Photo Credit: Gardner Edmunds
When I was a kid, we had one of those monstrous hard shell luggage cases that could transport obscene amounts of luggage, effectively transforming our minivan into a giant, lumbering turtle. The first summer we owned it, we crammed it completely full of baggage and mom drove us out to Utah from Colorado to visit our family. When we got to Grandma’s, we unpacked the shell, completely emptying the vessel. And then we just snapped the empty case shut and left the giant shell trussed up on the van as we shuttled around Utah…my dad had so aggressively tied it to the roof, it wasn’t going anywhere.
One night, just before rush hour bloomed on the freeway, as we were zipping north on I-15, the case was thudding and banging on the roof, the hot summer wind was raging through the valley, and my mom white-knuckled the steering wheel to keep us from blowing into the next lane. Suddenly there was a loud ripping POP! and we watched in horror as our luggage case somersaulted across the median, miraculously through oncoming traffic of the southbound lanes, and down an embankment into a field of weeds. The case had been aggressively strapped to the luggage rack… my dad had made sure there was no chance of it coming loose. But without the weight of the luggage inside, the wind tore the luggage rack right off the roof of our van.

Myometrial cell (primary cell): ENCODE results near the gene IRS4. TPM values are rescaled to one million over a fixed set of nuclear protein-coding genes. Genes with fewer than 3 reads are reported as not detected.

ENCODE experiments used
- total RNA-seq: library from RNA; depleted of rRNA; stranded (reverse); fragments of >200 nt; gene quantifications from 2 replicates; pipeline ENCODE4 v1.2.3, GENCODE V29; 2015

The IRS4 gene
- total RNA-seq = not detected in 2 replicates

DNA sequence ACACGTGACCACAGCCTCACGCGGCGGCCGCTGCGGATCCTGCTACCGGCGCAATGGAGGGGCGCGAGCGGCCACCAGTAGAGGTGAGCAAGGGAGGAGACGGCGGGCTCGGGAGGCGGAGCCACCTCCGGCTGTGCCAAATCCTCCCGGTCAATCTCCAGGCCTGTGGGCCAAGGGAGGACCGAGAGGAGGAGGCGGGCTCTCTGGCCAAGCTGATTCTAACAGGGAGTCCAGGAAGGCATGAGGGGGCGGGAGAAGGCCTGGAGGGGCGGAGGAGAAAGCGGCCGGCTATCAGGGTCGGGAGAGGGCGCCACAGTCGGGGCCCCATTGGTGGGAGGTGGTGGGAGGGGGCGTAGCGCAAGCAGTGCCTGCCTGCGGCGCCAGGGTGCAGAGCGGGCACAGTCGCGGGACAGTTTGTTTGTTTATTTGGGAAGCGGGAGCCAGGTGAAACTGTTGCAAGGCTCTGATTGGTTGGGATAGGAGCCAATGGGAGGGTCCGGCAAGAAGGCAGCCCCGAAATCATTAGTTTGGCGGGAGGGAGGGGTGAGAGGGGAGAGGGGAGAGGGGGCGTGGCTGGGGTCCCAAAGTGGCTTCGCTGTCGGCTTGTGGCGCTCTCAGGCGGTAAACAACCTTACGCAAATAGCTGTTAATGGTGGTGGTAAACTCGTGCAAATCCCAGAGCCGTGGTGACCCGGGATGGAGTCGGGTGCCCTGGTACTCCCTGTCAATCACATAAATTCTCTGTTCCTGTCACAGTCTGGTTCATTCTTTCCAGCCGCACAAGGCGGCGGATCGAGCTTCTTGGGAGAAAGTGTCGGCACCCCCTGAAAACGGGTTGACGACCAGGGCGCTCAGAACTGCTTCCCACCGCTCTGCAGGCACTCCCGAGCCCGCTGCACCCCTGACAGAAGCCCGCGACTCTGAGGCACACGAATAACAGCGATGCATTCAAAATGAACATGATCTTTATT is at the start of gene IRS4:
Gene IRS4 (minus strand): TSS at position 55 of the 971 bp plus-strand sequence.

I find myself thinking so often of that luggage case blowing down the hill.
We are like moving vehicles on a grand adventure, and we each have a giant shell tied up to the roof to carry the baggage. In our childhoods, that case is packed full of experiences and ideas and grand moments and terrible, crushing loss of innocence. For the most part, we cannot determine what is packed inside, giving weight and heft to our lives. It is filled with the baggage we carry with us as we strike out on our own.
Most of us, at one point or another, stop to take out the baggage. And my first real stop was after the birth of my first two daughters.
They forced me to pull over and examine what I was carrying. I had two baby girls, and when began to unpack, I realized I didn’t want the bulk of it. It was full of fear and molds I had been trying to pour myself into.
It was filled with desperation and apathetic surrender. It was filled with hard and glittering notions about womanhood. It was brimming with hundreds of years of handed down expectation and servitude. And untold instruments to measure my worth and acceptability and faith. It was filled with boxes and boxes of unanswered questions that I had been told to put away and not worry about. Injustices and inconsistencies and confusion that was my own damn fault for ever acknowledging in the first place.